When it comes to environmental, social governance (ESG) for manufacturing, the sector is already leading the charge says Bank of Ireland’s head of Manufacturing Conor Magee.
While ESG has played a key part in manufacturing agenda for several years now, the urgency and immediate need for concrete actions is only now and somewhat belatedly gaining closer attention.
Platitudes and aspirations must without further delay be replaced by defined measurable actions which will deliver or exceed the required carbon footprint by 2030/2050.
“Irish manufacturing will rise to the challenge and embrace climate change as a once in a lifetime opportunity to transform their business models for benefits of society and future generations”
There is absolutely no need to wait for publication of Government targets. The carbon emissions data is available and the time for decisive action is long overdue.
What gets measured gets managed
Irish manufacturing will rise to the challenge and embrace climate change as a once in a lifetime opportunity to transform their business models for benefits of society and future generations.
On a per capita basis Ireland ranks number 2 within the EU27 block for carbon emissions at 15.5 Greenhouse Gases (GHG) C02 equivalent tons per head. This is due in large part to our relatively low population, high agriculture emissions and relatively low portion of renewable energy sources, when compared to some of our peers.
By contrast Sweden is “best in class” at 5.4 GHG per head and despite double our population, their total GHG figure is 55MT compared to ours of 76 MT. Within the 76MT Manufacturing accounts for 10pc of emissions as per graphic.
Notwithstanding this emissions portion, green manufacturing will of course play a role in reducing emissions in other areas, principally in the use of renewable Energy and carbon neutral transport options.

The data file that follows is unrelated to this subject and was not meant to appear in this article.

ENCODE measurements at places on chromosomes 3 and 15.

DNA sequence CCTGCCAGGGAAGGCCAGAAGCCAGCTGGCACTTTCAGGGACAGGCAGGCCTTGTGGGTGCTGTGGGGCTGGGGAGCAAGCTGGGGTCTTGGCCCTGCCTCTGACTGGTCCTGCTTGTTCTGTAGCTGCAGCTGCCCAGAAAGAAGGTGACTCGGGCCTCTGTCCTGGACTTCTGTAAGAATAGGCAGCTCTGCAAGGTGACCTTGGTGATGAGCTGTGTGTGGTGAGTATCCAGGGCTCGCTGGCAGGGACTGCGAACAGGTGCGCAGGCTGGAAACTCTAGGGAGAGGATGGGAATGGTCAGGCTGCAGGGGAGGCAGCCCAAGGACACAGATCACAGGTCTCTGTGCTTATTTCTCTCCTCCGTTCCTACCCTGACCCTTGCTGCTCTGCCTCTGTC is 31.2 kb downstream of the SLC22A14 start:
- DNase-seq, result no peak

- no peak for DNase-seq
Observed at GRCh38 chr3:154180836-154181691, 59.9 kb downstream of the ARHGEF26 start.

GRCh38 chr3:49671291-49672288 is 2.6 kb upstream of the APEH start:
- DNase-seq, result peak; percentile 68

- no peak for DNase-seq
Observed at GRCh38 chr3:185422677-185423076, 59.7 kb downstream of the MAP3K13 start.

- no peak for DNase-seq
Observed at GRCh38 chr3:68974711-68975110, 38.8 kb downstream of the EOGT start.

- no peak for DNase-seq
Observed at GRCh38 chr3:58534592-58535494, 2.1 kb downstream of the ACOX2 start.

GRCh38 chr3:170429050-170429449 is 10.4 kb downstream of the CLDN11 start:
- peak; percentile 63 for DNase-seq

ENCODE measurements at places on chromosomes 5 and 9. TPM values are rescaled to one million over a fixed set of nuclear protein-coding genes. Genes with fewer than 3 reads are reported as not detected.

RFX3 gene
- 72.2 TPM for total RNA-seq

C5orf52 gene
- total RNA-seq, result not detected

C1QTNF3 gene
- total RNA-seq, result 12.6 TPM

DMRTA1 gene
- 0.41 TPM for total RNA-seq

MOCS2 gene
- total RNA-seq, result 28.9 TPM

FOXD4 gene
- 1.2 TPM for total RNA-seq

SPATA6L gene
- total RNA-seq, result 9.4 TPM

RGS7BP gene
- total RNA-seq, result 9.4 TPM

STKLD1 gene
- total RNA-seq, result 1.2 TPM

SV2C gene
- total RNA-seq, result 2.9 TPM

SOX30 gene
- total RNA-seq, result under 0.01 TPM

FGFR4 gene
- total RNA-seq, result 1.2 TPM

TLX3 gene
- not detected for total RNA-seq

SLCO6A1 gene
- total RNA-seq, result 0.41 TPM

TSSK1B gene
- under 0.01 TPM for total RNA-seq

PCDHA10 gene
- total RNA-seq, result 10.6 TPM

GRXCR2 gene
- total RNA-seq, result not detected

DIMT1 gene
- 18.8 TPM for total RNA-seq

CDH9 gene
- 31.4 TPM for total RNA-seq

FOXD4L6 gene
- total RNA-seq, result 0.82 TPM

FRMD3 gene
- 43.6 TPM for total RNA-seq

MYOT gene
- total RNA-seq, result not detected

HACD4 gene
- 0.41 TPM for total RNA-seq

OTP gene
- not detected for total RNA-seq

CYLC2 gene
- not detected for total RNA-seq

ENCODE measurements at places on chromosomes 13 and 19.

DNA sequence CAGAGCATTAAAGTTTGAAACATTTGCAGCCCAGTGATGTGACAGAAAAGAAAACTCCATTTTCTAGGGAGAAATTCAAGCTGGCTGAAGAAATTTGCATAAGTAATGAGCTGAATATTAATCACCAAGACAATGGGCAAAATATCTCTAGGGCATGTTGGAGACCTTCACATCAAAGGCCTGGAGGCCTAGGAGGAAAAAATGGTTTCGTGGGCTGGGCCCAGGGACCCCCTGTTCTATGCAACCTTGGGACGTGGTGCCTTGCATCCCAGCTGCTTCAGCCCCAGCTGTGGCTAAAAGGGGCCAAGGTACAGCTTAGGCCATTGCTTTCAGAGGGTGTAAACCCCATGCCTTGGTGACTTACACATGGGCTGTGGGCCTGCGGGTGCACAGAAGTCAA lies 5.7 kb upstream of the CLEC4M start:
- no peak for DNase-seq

For energy we are ahead of 2020 40pc target with 43pc of electricity usage being renewable, but behind some of our peers already close to 70pc which is our 2030 target. The biggest portion of renewable energy sources comes from wind and at 28pc this is second highest share within the EU.
Much of the green agenda in manufacturing will be driven by supply chain strategy and targets demands placed upon firms by customers. Manufacturing must look at all its inputs, be it energy, suppliers, transport and demonstrate to its customers and stakeholders a clear and measurable roadmap to green alternatives. Every investment, supplier approval decision must be made with a futureproof and green mindset.
Coupled with that is transition to Circular Economy models, whereby manufacturing moves from the all too familiar take make waste cycle to a reuse, reduce, recycle. The green manufacturing journey takes this 3R model a step further to a 5R model of repair, reuse, refurbish, remanufacture, recycle achieving an optimised use of resources, extended product life and the possibility of zero waste to landfill. There is a growing recognition that circular models present new and exciting revenue streams for manufacturing, while dampening down unconstrained global consumption. Volvo group harvest used parts to avoid the energy consumption in making them new. Whirlpool have adopted enhanced recycling practices to achieve significant annual savings.